Remembering Shawn (1982-2014)


Ed. note: I wrote the following about my friend Shawn after his death two years ago. Today is Shawn’s birthday – he would have been 34. As much as I miss him, I thank God for the time we had together. There was no one quite like Shawnie. 


God created Shawn for this.

I have no doubt when God conceived of my dear friend Shawn Kuykendall, he did so knowing He was creating a man who would touch the lives of thousands. He created a man who would speak up for his creator when faced with earthly destruction. He created Shawn so that others might come to know their savior.


Shawn and I met in early 2005 when we were both “rookies” at D.C. United. I had moved across the country from grad school in Milwaukee to take “my initial dream job” and he had been drafted by his hometown team to compete on the field. I knew very few in the Nation’s Capital. Shawn made sure that wasn’t the case for long.

As anyone who knew Shawn will tell you, he had a unique way of connecting with people, endearing himself in only a few minutes, making complete strangers instantly comfortable.

I recall very early in my first weeks at United, Shawn coming up to the offices (something few players did with regularity) to say hello and seek me out. At the time, the team shared RFK Stadium with the newly-relocated Nationals and he came up one afternoon to see if I wanted to take a break and watch a little baseball. I did.

Shawn bought us both a couple of hot dogs and we sat in the orange seats of 50-year old RFK and got to know each other. We discovered we had both been home schooled, came from large families (he had four siblings, I had three), and that our Christian faith was our center.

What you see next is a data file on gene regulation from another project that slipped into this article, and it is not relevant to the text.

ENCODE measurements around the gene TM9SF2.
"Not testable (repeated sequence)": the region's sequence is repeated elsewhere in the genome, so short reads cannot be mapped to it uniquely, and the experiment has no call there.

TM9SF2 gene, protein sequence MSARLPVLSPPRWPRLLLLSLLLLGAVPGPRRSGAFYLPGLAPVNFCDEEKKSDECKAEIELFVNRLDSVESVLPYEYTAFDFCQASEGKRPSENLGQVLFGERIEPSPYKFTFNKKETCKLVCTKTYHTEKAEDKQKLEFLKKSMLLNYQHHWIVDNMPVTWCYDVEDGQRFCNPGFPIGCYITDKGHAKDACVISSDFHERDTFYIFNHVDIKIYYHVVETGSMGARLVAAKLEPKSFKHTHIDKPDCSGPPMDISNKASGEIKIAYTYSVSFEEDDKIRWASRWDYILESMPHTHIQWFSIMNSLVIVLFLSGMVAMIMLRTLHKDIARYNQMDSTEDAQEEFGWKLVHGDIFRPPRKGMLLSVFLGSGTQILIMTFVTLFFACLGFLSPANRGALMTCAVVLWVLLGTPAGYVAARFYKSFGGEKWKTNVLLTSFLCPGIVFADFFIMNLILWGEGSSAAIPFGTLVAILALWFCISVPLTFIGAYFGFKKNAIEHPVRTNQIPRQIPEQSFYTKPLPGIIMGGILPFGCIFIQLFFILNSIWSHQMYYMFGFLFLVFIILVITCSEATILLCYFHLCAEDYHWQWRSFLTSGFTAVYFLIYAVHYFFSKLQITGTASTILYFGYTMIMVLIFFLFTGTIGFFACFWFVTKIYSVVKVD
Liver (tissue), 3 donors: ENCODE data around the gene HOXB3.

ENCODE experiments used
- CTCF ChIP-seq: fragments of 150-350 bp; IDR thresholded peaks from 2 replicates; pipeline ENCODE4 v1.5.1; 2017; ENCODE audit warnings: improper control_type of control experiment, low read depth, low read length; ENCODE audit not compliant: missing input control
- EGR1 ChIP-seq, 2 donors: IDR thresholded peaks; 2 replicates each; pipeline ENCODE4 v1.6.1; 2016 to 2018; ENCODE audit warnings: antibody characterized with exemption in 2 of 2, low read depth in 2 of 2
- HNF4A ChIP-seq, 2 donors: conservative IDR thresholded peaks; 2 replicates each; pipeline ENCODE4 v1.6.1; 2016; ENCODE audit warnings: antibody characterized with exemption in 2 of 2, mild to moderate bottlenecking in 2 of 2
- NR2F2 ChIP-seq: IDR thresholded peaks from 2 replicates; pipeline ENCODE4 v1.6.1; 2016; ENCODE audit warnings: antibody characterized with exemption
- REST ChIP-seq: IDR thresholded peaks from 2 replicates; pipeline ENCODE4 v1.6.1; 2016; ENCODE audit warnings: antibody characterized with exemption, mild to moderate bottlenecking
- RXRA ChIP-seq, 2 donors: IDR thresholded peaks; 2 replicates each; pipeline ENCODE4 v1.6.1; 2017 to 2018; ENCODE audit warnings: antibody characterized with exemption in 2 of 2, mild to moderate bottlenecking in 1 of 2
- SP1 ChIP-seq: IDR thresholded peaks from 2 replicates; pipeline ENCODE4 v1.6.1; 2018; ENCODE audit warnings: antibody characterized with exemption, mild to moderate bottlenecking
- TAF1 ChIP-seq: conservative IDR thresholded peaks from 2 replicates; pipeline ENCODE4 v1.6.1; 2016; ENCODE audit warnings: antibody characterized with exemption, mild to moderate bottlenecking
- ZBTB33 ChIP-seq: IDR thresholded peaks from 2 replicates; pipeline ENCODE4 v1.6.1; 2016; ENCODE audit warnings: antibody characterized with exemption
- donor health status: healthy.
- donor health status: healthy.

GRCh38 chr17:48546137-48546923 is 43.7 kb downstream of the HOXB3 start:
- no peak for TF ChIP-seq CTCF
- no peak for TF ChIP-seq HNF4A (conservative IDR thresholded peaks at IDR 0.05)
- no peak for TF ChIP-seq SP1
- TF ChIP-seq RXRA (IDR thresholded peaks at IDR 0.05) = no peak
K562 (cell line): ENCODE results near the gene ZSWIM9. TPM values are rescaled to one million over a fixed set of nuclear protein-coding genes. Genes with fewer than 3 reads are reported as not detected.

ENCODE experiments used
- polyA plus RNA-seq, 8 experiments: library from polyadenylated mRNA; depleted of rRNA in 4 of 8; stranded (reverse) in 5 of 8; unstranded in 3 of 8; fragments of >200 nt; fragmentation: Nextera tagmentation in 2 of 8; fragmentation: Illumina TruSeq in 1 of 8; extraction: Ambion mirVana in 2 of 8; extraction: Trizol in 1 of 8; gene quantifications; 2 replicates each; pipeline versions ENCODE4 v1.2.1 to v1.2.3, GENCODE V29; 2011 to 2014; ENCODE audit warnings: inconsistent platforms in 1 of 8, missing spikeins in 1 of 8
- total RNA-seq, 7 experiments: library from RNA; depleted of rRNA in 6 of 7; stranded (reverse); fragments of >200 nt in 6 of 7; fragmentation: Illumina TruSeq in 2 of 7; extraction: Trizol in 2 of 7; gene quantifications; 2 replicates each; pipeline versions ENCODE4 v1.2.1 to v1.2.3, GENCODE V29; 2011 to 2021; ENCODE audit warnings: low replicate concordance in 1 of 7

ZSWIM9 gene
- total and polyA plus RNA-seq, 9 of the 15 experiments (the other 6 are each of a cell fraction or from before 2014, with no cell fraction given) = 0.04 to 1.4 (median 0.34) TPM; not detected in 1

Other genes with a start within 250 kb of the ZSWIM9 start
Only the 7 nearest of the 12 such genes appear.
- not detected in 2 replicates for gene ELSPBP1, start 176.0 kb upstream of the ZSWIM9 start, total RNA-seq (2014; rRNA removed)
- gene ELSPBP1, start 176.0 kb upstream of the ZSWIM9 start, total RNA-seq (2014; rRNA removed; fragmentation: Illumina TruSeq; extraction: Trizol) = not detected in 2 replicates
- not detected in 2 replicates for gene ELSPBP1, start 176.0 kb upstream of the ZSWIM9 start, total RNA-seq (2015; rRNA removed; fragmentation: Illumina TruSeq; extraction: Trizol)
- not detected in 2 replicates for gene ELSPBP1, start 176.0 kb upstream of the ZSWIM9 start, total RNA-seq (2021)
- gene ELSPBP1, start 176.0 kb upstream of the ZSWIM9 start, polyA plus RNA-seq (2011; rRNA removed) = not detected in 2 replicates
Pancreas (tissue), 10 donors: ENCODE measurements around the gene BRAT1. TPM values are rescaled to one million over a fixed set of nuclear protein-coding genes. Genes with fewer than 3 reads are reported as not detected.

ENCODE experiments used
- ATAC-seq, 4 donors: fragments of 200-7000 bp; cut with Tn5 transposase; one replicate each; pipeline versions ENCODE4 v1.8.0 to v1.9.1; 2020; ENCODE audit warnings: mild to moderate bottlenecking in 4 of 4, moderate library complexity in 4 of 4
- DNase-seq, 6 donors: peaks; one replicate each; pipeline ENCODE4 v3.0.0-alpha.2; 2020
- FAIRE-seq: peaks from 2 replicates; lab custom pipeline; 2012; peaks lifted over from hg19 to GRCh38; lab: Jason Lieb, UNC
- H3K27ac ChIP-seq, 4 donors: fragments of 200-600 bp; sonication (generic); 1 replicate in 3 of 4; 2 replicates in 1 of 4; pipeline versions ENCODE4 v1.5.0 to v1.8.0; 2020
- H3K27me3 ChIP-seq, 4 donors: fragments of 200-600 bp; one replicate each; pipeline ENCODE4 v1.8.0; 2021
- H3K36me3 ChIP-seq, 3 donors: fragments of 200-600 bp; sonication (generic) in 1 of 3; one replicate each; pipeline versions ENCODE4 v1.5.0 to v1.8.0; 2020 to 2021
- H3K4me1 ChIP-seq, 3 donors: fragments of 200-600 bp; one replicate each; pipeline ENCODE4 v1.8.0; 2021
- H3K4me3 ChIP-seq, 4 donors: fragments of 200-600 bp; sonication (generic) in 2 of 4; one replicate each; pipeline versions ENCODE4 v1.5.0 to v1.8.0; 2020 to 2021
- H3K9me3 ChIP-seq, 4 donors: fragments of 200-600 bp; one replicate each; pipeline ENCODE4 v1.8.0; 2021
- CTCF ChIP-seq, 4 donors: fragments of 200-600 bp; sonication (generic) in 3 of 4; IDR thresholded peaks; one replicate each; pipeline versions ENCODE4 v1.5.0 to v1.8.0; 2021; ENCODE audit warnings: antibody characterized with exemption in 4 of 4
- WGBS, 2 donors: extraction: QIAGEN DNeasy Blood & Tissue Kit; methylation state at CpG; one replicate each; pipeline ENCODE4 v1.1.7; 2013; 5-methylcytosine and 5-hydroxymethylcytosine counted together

It was the start of a friendship that I count as one of the greatest blessings of my life.



Shawn and I grew close. He was one of my best friends. But, Shawn was the kind of guy who many counted as one of their best friends. He just had a lightness and happiness about him. His personality was huge and engaging. He loved being the center of attention and making people laugh – he loved laughing with you.

As I got to know Shawn more deeply, we spoke frequently of our faith (And soccer.. we talked a lot about soccer). We met weekly with our friends, brothers Jason and David McGraw, in a bible study. We attended church together. We supported each other in our faith and took on the big questions that every human faces during their time on earth.

One of the things I loved about Shawn was his willingness to talk about his imperfections and flaws. He was keenly aware of his shortcomings and we often spoke about the areas in our lives that we needed to be better, how we needed to better represent the faith in God that we professed. There was a knowledge and an understanding that we would always fall short, but we knew God’s grace and forgiveness covered each and every misstep we made. We knew in our hearts when death eventually came, it was not the end, but the beginning.

No one could have predicted, however, that death might come soon for Shawn.


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When he was diagnosed with cancer, less than nine months ago, the prognosis was not good. We were told his cancer was rare, aggressive, and untreatable.

It was devastating.

The suffering and death of the elderly is expected, commonplace. Losing a grandparent, or a parent when old is difficult, but something we anticipate and for which we can begin to prepare.

The death of someone young shakes us to the core like nothing in life. Everything becomes trivial in comparison. Heartache becomes an unwanted, constant companion.

Shawn was scared. He wanted to live. He wanted more time with his parents, his brothers and sisters, his adorable nieces and nephew. He wanted to fall in love and get married. He wanted a family of his own. He wanted to experience all of the many blessings God gives us in life.

His faith, however, remained strong.

When he shared his diagnosis in a blog post, he wrote: